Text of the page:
Freestyle Writing Challenge

The remarkable Hannah Givens, comic-book savant and all-round awesome person, has done me the honor of including me in a Freestyle Writing Challenge.  The rules are below.  My prompt was as follows:

Write a scene of inconvenient emotion

Here is my response:

Mirth In Funeral

 It was perfect funeral weather. The sky dripped, almost oozed, down rain. The wind, though not powerful, carried with it a deep chill that seeped through the mourners’ sodden clothes. The ground of the graveyard at The Church of St. Wilgefortis, Virgin and Martyr was churned mud. Everyone who stood upon it was being buried, though the action would only be completed for the woman in the coffin.

It was, in short, a dismal and depressing scene.

And I stood among the mourners, full of a strange joy.

Mrs. Cormorant, the woman whose mortal coil was about to go into the pit prepared for it, had been, you see, my worst enemy. She had also been my mother. I was, in fact, in the position of chief mourner, and I had no tears to shed. It was all I could do to stop from giggling. If I did, I planned to claim hysteria, possibly corroborating this by throwing myself down unto the muddy ground and having some sort of fit. The mental image of me doing this almost made this action necessary, but I swallowed my laughter at the last possible second.

“Lawrence, my poor boy!” Mr. Gripe had me by the shoulders and was staring sadly into my eyes. “I can’t tell you how sorry. You know, the wife and I will do whatever. You know what I mean.” And, delivering a manly squeeze, he drifted off.

“She was a wonderful woman,” said Mrs. Viscous, wife of the minister who was even now preparing to say some few words of comfort over the grave.

“Yes,” I said, my voice shaking, “she sure was. Thank you- for everything.” Simple, manly, and frank- but with that underlying tremor betraying deep feeling. That is how I saw her taking me.

“We’ve gathered here,” said the minister, “to bury our beloved Grace Cormorant, wife, mother, and active member of our community. How does one bury a woman so vital?”

It was a real question. I had to concede that. How, indeed?   I could barely believe that she was dead, could barely believe that I was that lucky.

“How does one say goodbye to one who was ever at the heart of our community?”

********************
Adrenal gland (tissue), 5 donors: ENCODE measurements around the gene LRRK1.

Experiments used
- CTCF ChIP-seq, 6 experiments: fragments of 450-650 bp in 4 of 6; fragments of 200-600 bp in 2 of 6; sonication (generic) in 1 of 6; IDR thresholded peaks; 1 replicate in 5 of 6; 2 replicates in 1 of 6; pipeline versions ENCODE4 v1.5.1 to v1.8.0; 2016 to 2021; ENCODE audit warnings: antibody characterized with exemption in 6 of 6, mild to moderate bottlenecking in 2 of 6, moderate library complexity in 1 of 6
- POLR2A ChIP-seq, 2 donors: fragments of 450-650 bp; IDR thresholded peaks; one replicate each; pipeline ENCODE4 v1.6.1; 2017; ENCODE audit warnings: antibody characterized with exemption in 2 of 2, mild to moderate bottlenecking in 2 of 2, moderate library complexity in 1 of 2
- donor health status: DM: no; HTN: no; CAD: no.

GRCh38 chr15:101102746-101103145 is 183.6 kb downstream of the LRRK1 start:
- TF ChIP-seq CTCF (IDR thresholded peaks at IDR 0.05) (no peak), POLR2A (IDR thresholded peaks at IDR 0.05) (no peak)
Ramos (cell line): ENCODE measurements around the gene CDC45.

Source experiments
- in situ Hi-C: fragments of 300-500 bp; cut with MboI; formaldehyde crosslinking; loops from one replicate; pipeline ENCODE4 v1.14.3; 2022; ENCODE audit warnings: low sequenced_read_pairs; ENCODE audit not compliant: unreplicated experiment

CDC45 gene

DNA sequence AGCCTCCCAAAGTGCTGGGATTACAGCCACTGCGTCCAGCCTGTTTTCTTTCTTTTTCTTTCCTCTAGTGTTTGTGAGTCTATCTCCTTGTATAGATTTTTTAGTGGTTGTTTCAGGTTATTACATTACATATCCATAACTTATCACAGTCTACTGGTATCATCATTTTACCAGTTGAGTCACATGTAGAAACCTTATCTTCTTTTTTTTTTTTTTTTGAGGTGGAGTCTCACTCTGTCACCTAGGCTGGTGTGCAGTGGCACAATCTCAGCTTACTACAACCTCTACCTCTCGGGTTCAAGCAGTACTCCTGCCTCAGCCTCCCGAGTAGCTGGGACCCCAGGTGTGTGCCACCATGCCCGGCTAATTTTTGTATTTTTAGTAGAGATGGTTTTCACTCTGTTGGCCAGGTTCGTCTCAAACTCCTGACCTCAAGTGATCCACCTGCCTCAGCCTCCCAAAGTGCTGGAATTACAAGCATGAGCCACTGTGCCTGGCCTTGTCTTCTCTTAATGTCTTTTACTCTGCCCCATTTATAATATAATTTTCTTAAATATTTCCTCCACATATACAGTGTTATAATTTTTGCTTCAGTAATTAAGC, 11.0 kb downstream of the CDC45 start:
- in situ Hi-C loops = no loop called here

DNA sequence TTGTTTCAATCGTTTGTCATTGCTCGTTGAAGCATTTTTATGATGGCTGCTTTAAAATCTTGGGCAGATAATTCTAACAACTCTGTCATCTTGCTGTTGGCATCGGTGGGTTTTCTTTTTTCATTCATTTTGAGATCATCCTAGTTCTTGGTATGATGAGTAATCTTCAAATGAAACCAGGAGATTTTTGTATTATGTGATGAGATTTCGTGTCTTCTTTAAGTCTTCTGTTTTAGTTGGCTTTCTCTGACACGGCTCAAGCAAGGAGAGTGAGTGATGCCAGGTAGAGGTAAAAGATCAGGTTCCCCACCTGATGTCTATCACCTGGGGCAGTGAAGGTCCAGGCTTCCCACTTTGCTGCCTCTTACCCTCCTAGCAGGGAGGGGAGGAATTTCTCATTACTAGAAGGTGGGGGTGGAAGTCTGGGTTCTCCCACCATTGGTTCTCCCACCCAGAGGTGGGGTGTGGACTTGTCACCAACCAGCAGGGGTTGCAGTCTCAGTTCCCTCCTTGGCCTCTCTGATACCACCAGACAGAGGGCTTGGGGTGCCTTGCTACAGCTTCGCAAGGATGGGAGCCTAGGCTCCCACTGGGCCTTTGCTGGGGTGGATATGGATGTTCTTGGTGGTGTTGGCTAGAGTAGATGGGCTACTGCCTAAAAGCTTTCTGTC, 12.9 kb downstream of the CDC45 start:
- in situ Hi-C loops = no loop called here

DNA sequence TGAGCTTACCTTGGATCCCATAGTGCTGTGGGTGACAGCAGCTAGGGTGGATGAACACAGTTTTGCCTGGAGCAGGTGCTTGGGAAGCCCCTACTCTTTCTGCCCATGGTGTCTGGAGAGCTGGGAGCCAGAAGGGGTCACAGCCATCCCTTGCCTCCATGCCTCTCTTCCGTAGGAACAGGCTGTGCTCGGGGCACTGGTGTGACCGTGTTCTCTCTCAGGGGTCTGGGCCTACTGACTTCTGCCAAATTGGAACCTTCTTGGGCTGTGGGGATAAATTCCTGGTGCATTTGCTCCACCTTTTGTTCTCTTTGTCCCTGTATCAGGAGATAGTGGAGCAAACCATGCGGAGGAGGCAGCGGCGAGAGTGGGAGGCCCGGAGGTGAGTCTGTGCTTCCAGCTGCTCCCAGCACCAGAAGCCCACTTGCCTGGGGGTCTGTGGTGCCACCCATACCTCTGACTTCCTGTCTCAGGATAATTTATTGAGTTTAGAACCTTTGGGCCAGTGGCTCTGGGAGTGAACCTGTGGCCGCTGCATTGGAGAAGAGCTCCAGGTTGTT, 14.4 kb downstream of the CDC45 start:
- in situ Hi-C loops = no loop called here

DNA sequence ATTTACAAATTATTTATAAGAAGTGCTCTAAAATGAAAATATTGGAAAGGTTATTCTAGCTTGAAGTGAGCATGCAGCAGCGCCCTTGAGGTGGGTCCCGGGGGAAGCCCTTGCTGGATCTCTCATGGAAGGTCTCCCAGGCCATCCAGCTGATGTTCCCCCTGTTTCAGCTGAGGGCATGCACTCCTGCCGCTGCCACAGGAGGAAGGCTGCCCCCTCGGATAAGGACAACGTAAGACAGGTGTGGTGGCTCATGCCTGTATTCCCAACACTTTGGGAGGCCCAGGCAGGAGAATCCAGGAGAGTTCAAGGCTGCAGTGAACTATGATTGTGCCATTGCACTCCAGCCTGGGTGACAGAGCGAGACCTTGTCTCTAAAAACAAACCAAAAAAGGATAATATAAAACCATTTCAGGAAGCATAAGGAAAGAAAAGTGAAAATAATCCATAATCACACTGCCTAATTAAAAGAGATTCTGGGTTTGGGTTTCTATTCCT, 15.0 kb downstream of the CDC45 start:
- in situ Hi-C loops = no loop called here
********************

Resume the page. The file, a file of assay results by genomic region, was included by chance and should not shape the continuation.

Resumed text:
Like heart disease, I thought, and – laughed.

Frozen silence.

Silent except my laughter. It kept happening.

I did the only possible thing.

“Mother!” I cried, and threw myself down upon the coffin.


I wrote 402 words in 15 minutes, and, when I saw my time was almost up, I decided to slap on a kind of ending.  It was a fun prompt (thank you, Hannah!) and I enjoyed myself.  I blush to display my unedited work to The Internet, and my fingers itch to re-structure some of the more awkward sentences, but… I refrain.

And now I must nominate 5 bloggers to respond to a new prompt which I will contrive.  This prompt will be displayed at the very bottom of this post, to decrease the risk of accidental peeking before the appointed hour.  For, you see, there are Time Restrictions set for this challenge, and… well, the rules will lay all of that out.  For now, here are my five selections for this mission, should they choose to accept it.  There is, by the way, no pressure to accept this challenge.

Lori L. MacLaughlin

Sara Snider

Sarah Zama

C.D. Gallant-King

Ayesha Hamid

And now, the rules of this particular writing challenge:

1. Open a new document.

2. Set a stopwatch or your mobile phone timer to 5, 10, or 15 minutes, whichever challenge you think you can beat.

3. Your topic is at the foot of this post BUT DO NOT SCROLL DOWN TO SEE IT UNTIL YOU ARE READY WITH YOUR TIMER!!!

4. Fill the word doc with as many words as you want. Once you start writing do not stop.

5. Do not cheat by going back and correcting spelling and grammar using spell check (it’s only meant for you to reflect on your own control of sensible thought flow and for you to reflect on your ability to write the right spelling and stick to grammar rules).

6. You may or may not pay attention to punctuation or capitals. However, if you do, it would be best.

7. At the end of your post write down ‘No. of words = ____” so that we would have an idea of how much you can write within the time frame.

8. Do not forget to copy paste the entire passage on your blog post with a new topic for your nominees and copy paste these rules with your nomination (at least five (5) bloggers).

Your Prompt:

An old Dictaphone is found in a swamp.  The tape inside this Dictaphone has a few moments of recorded material on it.  Write that recorded material.

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  1. I love it! Your prompt for your nominees is pretty awesome, too. 😀

    • Melanie Atherton Allen

      Glad you like it, Hannah! And please feel free to respond to the prompt, too- I’d love to see what you do with it!

  2. Hey, Melanie, thanks for tagging me 🙂

    I’ll tell you the truth, I’m a bit scared, because I don’t normally fari well with this kind fo things. I don’t promise I’ll post the result on my blog (it will probably be a mess), but I promise I will try 🙂

    I haven’t read the promt yet, so I don’t know what to expect. Kind of scary…

  3. I liked your little story! Mirth during a funeral is definitely a moment of inconvenient emotion hehe. I’ve delayed in commenting here because I didn’t want to see your prompt for the challenge before I was ready. I’ll be posting my result in a day or two. Thanks for tagging me, Melanie!

  4. Pingback: Various Blogging Challenges and An Award | Sara C. Snider

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